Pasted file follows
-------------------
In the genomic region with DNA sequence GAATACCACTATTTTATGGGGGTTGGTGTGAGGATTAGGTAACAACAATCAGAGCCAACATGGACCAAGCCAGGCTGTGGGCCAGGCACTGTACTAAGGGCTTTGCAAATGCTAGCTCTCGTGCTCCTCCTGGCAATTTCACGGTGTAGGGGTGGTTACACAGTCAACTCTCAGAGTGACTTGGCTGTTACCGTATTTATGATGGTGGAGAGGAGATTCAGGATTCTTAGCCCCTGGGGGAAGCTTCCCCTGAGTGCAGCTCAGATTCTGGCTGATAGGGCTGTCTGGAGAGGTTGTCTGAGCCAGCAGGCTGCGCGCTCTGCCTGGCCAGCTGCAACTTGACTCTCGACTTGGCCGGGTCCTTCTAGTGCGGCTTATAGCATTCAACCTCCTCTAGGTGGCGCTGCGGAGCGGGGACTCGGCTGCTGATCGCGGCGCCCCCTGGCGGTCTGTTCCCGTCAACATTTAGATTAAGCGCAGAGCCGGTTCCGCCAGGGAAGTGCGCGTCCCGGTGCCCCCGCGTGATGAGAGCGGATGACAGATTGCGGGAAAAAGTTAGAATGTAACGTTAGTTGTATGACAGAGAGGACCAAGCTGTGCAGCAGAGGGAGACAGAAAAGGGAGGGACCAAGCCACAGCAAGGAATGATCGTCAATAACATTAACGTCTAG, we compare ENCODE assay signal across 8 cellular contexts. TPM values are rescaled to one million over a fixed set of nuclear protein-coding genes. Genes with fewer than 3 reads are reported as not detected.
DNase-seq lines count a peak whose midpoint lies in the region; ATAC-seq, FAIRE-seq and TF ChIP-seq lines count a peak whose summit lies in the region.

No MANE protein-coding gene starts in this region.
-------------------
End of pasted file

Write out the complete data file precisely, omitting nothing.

In the genomic region with DNA sequence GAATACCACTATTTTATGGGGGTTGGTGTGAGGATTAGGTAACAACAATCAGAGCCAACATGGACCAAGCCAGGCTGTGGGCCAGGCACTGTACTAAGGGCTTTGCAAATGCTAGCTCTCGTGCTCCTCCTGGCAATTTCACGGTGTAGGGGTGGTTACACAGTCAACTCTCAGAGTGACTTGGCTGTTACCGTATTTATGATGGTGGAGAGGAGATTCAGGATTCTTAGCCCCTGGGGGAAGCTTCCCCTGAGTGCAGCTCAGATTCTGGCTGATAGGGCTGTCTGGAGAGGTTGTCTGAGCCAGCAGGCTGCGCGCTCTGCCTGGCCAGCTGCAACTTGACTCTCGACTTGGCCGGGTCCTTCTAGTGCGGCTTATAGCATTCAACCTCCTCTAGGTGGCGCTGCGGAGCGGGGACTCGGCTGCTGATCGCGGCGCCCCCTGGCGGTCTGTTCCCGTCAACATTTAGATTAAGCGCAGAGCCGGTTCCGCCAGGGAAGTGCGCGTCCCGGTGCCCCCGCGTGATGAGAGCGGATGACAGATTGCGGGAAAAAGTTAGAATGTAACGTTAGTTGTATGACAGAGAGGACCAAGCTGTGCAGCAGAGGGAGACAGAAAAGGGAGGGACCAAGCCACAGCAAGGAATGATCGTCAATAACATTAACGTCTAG, we compare ENCODE assay signal across 8 cellular contexts. TPM values are rescaled to one million over a fixed set of nuclear protein-coding genes. Genes with fewer than 3 reads are reported as not detected.
DNase-seq lines count a peak whose midpoint lies in the region; ATAC-seq, FAIRE-seq and TF ChIP-seq lines count a peak whose summit lies in the region.

No MANE protein-coding gene starts in this region.